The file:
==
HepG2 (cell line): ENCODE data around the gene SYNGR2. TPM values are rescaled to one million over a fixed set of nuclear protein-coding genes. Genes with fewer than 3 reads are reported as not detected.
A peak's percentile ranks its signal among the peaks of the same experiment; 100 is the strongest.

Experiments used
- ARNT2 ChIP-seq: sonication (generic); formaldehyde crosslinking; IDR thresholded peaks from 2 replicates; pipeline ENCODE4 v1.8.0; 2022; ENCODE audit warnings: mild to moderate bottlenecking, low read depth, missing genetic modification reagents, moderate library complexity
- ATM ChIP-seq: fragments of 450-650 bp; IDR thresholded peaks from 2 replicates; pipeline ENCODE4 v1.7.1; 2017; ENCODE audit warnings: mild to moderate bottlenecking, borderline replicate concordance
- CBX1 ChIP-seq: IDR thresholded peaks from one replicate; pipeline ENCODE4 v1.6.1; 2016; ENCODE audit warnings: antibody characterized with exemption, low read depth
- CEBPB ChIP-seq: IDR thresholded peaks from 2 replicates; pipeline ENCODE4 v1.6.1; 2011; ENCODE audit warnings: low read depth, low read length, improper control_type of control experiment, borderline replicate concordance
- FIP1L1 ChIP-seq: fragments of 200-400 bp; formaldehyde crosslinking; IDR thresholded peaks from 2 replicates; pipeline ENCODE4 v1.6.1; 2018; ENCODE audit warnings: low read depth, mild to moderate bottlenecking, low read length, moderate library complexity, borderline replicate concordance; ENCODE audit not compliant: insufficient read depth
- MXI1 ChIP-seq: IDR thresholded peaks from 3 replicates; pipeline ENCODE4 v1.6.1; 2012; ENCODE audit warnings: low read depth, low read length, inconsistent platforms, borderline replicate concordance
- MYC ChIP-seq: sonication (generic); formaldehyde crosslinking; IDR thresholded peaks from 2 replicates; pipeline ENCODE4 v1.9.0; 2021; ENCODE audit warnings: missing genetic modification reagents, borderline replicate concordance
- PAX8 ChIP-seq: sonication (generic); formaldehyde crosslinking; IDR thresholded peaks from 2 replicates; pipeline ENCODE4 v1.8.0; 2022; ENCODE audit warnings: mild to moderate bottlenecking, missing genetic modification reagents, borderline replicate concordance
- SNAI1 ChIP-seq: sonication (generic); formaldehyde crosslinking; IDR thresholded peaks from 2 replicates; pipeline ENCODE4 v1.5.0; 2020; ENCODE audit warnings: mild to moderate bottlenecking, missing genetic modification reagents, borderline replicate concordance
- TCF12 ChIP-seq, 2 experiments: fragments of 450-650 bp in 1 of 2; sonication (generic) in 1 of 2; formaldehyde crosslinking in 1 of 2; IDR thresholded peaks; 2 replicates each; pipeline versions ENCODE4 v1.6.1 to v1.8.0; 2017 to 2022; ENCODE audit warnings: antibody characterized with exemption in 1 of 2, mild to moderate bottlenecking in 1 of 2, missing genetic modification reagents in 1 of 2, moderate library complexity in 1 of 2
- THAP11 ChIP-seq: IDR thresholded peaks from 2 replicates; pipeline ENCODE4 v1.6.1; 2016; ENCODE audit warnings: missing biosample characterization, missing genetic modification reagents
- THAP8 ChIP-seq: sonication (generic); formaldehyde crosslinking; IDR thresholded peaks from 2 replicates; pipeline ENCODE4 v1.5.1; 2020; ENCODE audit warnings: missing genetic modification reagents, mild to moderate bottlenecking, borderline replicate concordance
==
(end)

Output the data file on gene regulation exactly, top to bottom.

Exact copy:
HepG2 (cell line): ENCODE data around the gene SYNGR2. TPM values are rescaled to one million over a fixed set of nuclear protein-coding genes. Genes with fewer than 3 reads are reported as not detected.
A peak's percentile ranks its signal among the peaks of the same experiment; 100 is the strongest.

Experiments used
- ARNT2 ChIP-seq: sonication (generic); formaldehyde crosslinking; IDR thresholded peaks from 2 replicates; pipeline ENCODE4 v1.8.0; 2022; ENCODE audit warnings: mild to moderate bottlenecking, low read depth, missing genetic modification reagents, moderate library complexity
- ATM ChIP-seq: fragments of 450-650 bp; IDR thresholded peaks from 2 replicates; pipeline ENCODE4 v1.7.1; 2017; ENCODE audit warnings: mild to moderate bottlenecking, borderline replicate concordance
- CBX1 ChIP-seq: IDR thresholded peaks from one replicate; pipeline ENCODE4 v1.6.1; 2016; ENCODE audit warnings: antibody characterized with exemption, low read depth
- CEBPB ChIP-seq: IDR thresholded peaks from 2 replicates; pipeline ENCODE4 v1.6.1; 2011; ENCODE audit warnings: low read depth, low read length, improper control_type of control experiment, borderline replicate concordance
- FIP1L1 ChIP-seq: fragments of 200-400 bp; formaldehyde crosslinking; IDR thresholded peaks from 2 replicates; pipeline ENCODE4 v1.6.1; 2018; ENCODE audit warnings: low read depth, mild to moderate bottlenecking, low read length, moderate library complexity, borderline replicate concordance; ENCODE audit not compliant: insufficient read depth
- MXI1 ChIP-seq: IDR thresholded peaks from 3 replicates; pipeline ENCODE4 v1.6.1; 2012; ENCODE audit warnings: low read depth, low read length, inconsistent platforms, borderline replicate concordance
- MYC ChIP-seq: sonication (generic); formaldehyde crosslinking; IDR thresholded peaks from 2 replicates; pipeline ENCODE4 v1.9.0; 2021; ENCODE audit warnings: missing genetic modification reagents, borderline replicate concordance
- PAX8 ChIP-seq: sonication (generic); formaldehyde crosslinking; IDR thresholded peaks from 2 replicates; pipeline ENCODE4 v1.8.0; 2022; ENCODE audit warnings: mild to moderate bottlenecking, missing genetic modification reagents, borderline replicate concordance
- SNAI1 ChIP-seq: sonication (generic); formaldehyde crosslinking; IDR thresholded peaks from 2 replicates; pipeline ENCODE4 v1.5.0; 2020; ENCODE audit warnings: mild to moderate bottlenecking, missing genetic modification reagents, borderline replicate concordance
- TCF12 ChIP-seq, 2 experiments: fragments of 450-650 bp in 1 of 2; sonication (generic) in 1 of 2; formaldehyde crosslinking in 1 of 2; IDR thresholded peaks; 2 replicates each; pipeline versions ENCODE4 v1.6.1 to v1.8.0; 2017 to 2022; ENCODE audit warnings: antibody characterized with exemption in 1 of 2, mild to moderate bottlenecking in 1 of 2, missing genetic modification reagents in 1 of 2, moderate library complexity in 1 of 2
- THAP11 ChIP-seq: IDR thresholded peaks from 2 replicates; pipeline ENCODE4 v1.6.1; 2016; ENCODE audit warnings: missing biosample characterization, missing genetic modification reagents
- THAP8 ChIP-seq: sonication (generic); formaldehyde crosslinking; IDR thresholded peaks from 2 replicates; pipeline ENCODE4 v1.5.1; 2020; ENCODE audit warnings: missing genetic modification reagents, mild to moderate bottlenecking, borderline replicate concordance